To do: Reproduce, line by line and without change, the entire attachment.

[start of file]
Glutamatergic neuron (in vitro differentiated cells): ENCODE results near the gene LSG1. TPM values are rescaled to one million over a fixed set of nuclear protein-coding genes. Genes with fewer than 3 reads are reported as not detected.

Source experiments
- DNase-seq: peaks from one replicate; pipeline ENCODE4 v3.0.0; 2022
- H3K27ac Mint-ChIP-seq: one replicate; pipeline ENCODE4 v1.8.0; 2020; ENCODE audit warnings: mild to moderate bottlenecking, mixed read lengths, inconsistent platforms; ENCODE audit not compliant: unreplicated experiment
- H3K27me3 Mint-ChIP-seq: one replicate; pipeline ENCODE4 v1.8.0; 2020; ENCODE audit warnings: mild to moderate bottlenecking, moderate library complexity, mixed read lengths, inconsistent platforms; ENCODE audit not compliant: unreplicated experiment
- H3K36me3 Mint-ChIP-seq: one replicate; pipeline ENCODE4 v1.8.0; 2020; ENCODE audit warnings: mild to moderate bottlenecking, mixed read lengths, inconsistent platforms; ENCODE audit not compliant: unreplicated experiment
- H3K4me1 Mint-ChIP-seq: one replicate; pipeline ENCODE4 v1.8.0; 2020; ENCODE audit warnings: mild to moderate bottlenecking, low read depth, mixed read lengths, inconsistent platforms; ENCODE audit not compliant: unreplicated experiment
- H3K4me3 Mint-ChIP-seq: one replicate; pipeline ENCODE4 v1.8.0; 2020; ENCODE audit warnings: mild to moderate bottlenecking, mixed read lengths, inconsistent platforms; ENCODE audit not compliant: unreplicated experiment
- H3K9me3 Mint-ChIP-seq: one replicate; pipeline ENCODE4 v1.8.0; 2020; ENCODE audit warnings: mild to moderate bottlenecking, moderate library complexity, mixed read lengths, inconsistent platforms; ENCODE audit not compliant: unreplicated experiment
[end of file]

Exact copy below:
Glutamatergic neuron (in vitro differentiated cells): ENCODE results near the gene LSG1. TPM values are rescaled to one million over a fixed set of nuclear protein-coding genes. Genes with fewer than 3 reads are reported as not detected.

Source experiments
- DNase-seq: peaks from one replicate; pipeline ENCODE4 v3.0.0; 2022
- H3K27ac Mint-ChIP-seq: one replicate; pipeline ENCODE4 v1.8.0; 2020; ENCODE audit warnings: mild to moderate bottlenecking, mixed read lengths, inconsistent platforms; ENCODE audit not compliant: unreplicated experiment
- H3K27me3 Mint-ChIP-seq: one replicate; pipeline ENCODE4 v1.8.0; 2020; ENCODE audit warnings: mild to moderate bottlenecking, moderate library complexity, mixed read lengths, inconsistent platforms; ENCODE audit not compliant: unreplicated experiment
- H3K36me3 Mint-ChIP-seq: one replicate; pipeline ENCODE4 v1.8.0; 2020; ENCODE audit warnings: mild to moderate bottlenecking, mixed read lengths, inconsistent platforms; ENCODE audit not compliant: unreplicated experiment
- H3K4me1 Mint-ChIP-seq: one replicate; pipeline ENCODE4 v1.8.0; 2020; ENCODE audit warnings: mild to moderate bottlenecking, low read depth, mixed read lengths, inconsistent platforms; ENCODE audit not compliant: unreplicated experiment
- H3K4me3 Mint-ChIP-seq: one replicate; pipeline ENCODE4 v1.8.0; 2020; ENCODE audit warnings: mild to moderate bottlenecking, mixed read lengths, inconsistent platforms; ENCODE audit not compliant: unreplicated experiment
- H3K9me3 Mint-ChIP-seq: one replicate; pipeline ENCODE4 v1.8.0; 2020; ENCODE audit warnings: mild to moderate bottlenecking, moderate library complexity, mixed read lengths, inconsistent platforms; ENCODE audit not compliant: unreplicated experiment